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Metzger J.,KTH Royal Institute of Technology | Schmitt P.,Nordic Center for Spatial Development
Environment and Planning A | Year: 2012

This paper investigates the first ever so-called 'macroregional strategy' developed under the aegis of the European Commission: the European Union Strategy for the Baltic Sea Region (EUSBSR). Through a drawing together of elements of actor-network theory and regionalization theory, it is argued that the adoption of the EUSBSR can be seen as a milestone within a wider process towards Baltic Sea regionalization, whereby the Baltic Sea region is increasingly 'solidified' through the positioning of the European Commission as a spokesperson for the interests of the region. It is further suggested that, if not seriously contested, the possible acceptance of the European Commission as a designated regional spokesperson might be a crucial step in a process whereby the soft space of the Baltic Sea Region may gradually become more formalized. Nonetheless, caution must be taken so as not to confuse degrees of formal institutional fixity with degrees of durability. © 2012 Pion Ltd and its Licensors.

Dymen C.,Nordic Center for Spatial Development | Langlais R.,Swedish Defence Research Agency | Cars G.,KTH Royal Institute of Technology
Journal of Environmental Policy and Planning | Year: 2014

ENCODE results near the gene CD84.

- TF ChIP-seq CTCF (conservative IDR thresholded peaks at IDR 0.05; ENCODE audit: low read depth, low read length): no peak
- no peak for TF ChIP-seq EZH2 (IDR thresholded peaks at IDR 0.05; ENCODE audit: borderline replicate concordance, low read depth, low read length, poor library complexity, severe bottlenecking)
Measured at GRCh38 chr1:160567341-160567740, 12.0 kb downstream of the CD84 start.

Research on gender dimensions of climate change response is needed if we are to succeed in providing decision-makers with a relevant scientific basis for climate change policy. Although action at the municipal level has become a high priority for Swedish climate change response, knowledge of how gender perspectives affect that response is scarce. This paper contributes knowledge of how to integrate a gender perspective in planning for climate change response, through the modification and application of a system of gender categorization that was originally developed for evaluating the World Bank's performance of environmental impact assessments. That system is used, in this paper, to analyse the Swedish component of a global citizen consultation, World Wide Views on Global Warming. The research is based on analysis of our participation in the World Wide Views as well as interviews and documentation. A conclusion from our analysis is that the Swedish part of the citizen consultation was driven by an approach that, according to the system of gender categorization, strongly demonstrated both feminine and masculine attributes. The results show that an approach that incorporates not only masculine attributes, but also feminine ones, is likely to generate a more robust and concrete climate change response. © 2013 © 2013 Taylor & Francis.

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